Terriers are a feisty breed group known for their energetic, tenacious personalities. This spirited temperament is deeply rooted in the history of terriers as hunting dogs bred to pursue and kill small prey like rodents, rabbits, and foxes.
Of all dog breeds, terriers tend to possess an exceptionally strong “prey drive” – the instinct to chase down, grab, shake, and even kill other animals.
This article will take an in-depth look at why terriers have such an intense genetically coded prey drive compared to other breeds.
We’ll examine how their origins as tenacious hunters shaped this trait, what triggers and expressions of prey drive look like in terriers, and how it differs from related concepts like herding instinct and aggression.
By understanding the prey drive bred into their DNA, owners can better manage their terriers’ strong instincts and channel them in positive ways – like Earthdog competitions.
Definition of Prey Drive
Prey drive refers to a dog’s instinctive urge to find, pursue, capture, and kill other animals, essentially their desire to hunt. It involves a series of innate behaviors:
- Searching/seeking: Using sight and scent to locate potential prey
- Stalking: Stealthily approaching identified prey
- Chasing: Running after prey that flees
- Grabbing: Using the mouth to catch, grip and restrain prey
- Killing: Biting prey with the intention to dispatch it
This sequence reflects the natural predatory behaviors modern dog breeds inherited from wolves.
However, prey drive manifests with varying degrees of intensity in different breeds. Terriers demonstrate some of the highest prey drive among dogs.
Prey drive is not the same as playfulness or curiosity. Dogs with high prey drive will fixate, target, and obsess over potential “prey” animals. They often enter a highly focused mental state when triggered.
Prey drive is also distinct from human-directed aggression. It is predatory instinct rather than social hostility. However, extremely high prey drive requires control and training to prevent harm to other pets.
Terriers Bred for Strong Prey Drive
Terriers were specifically developed and bred over generations to exhibit an exceptionally strong prey drive.
Their original purpose was to hunt, pursue, and kill small vermin and pests like mice, rats, rabbits, and foxes. This required a high-drive dog intensely focused on locating, chasing, and dispatching quick-moving prey.
The terrier breeding heritage stems from the British Isles, where working terriers helped farmers control rodent infestations that threatened crops and livestock.
Today, while not always actively used for hunting, those innate genetic drives remain embedded in the terrier breed. That hardwired prey drive is part of the terrier type’s distinctive temperament.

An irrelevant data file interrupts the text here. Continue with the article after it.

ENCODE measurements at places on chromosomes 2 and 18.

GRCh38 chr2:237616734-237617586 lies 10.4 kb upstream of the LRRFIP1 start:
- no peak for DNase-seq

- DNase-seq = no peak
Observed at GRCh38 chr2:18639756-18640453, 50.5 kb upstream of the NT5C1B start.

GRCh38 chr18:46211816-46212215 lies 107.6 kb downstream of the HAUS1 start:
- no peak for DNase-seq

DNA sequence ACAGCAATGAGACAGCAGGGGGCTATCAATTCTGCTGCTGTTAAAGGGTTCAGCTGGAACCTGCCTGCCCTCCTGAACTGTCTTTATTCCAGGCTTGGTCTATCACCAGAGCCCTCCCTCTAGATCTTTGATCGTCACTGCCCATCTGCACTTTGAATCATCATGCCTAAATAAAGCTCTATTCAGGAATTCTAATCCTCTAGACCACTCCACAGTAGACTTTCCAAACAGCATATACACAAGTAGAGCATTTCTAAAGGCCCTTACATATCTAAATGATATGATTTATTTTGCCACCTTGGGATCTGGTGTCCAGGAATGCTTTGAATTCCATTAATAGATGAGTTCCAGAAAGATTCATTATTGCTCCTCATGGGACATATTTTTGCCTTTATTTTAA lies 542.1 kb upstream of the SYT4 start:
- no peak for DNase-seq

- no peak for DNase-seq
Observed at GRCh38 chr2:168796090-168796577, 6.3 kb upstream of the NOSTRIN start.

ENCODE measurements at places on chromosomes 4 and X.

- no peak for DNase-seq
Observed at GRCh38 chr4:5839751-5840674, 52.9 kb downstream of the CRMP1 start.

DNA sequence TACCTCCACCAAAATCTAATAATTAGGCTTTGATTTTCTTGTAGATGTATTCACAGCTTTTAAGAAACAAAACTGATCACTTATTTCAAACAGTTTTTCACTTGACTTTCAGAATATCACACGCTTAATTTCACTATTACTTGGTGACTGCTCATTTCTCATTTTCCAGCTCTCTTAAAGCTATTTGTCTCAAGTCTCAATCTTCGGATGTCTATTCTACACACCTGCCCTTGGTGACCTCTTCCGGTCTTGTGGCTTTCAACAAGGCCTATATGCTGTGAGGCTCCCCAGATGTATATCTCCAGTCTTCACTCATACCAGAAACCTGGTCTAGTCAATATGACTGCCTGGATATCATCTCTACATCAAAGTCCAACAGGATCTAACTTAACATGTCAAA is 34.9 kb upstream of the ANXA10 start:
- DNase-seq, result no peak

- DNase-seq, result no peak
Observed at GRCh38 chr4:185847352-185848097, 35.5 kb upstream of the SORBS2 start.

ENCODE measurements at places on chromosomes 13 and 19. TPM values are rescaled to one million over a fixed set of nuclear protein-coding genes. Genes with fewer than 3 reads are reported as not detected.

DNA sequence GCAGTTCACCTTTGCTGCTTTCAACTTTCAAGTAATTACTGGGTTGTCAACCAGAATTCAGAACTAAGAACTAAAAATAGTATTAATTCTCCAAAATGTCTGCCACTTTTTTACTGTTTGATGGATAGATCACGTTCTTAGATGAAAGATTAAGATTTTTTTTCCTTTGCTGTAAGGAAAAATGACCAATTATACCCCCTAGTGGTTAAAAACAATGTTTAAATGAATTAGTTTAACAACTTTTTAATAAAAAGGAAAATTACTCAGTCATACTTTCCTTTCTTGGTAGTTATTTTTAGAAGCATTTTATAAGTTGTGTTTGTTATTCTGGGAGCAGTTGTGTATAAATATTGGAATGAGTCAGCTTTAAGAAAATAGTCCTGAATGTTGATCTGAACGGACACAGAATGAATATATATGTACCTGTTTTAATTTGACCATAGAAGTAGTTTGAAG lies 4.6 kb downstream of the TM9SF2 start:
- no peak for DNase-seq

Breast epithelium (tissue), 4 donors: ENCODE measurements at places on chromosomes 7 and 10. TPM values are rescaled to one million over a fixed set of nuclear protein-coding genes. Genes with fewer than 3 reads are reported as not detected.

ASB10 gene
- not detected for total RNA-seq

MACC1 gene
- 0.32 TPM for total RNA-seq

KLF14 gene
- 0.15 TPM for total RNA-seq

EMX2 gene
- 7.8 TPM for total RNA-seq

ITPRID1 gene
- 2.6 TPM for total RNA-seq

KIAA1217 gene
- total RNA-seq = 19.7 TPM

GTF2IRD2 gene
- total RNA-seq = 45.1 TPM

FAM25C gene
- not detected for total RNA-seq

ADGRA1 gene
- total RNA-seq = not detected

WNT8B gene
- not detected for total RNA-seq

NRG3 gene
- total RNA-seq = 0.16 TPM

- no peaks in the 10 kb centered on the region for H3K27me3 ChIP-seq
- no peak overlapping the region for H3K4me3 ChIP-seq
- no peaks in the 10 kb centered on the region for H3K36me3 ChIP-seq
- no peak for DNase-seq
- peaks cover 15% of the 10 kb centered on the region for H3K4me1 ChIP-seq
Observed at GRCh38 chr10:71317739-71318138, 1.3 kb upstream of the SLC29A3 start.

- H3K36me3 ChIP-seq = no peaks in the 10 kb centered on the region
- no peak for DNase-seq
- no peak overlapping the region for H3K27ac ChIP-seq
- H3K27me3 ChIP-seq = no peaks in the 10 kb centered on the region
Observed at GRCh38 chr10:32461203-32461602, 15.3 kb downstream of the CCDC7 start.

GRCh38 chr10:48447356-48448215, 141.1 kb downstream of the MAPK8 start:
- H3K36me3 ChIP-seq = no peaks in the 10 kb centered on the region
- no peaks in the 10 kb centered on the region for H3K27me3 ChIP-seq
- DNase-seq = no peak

So when your terrier dog fixates on a squirrel and strains against the leash trying to take off after it, he is simply expressing centuries of selective breeding as a tenacious ratter and hunter.
It’s in his DNA; objectively neither good nor bad, but an essential terrier trait.
How Prey Drive Manifests in Terriers
In terriers, prey drive is frequently triggered by small fast-moving animals that resemble their traditional quarry – rodents, rabbits, squirrels, cats, etc.
When focused on a potential target, terriers will exhibit laser-like concentration – unable to be distracted. They may tremble with excitement and tension.
The terrier will instinctively attempt to chase after identified prey with relentless intensity. Many terriers are capable of hitting sudden explosive speeds in pursuit. They are nimble, feisty, and courageous in charging after prey despite hazards.
If they catch up to the animal, terriers will use their grip strength and tenacity to grab, overpower, and shake the prey.
Some terriers retain the ultimate killing bite instinct, while others are content just to capture. In either case, the terrier is consumed by the heat of the hunt when their genetics switch into prey drive mode.
Terriers in full prey mode may also frantically dig and scratch at the ground or into dens to reach cornered quarry. Their drive is so strong that no obstacle will dissuade them.
This prey obsession combined with athletic agility is what made terriers exceptional hunters. But it requires control in modern life to prevent harming other pets or running away in pursuit of their prey.
Contrast to Herding Breeds
All dogs have an ingrained prey drive instinct inherited from their wolf past, but this instinct manifests itself differently in different breeds.
While terriers were developed to hunt and kill prey, herding dog breeds were bred with a different kind of innate drive – the instinct to chase and round up livestock.
Herding breeds like Border Collies exhibit strong “prey drive” behaviors like stalking and chasing. However, they do not share the terrier’s intense fixation on capturing and killing other animals.
The herding dog’s goal is to stimulate movement of the flock or herd. They may nip at heels to motivate, but not bite down to injure.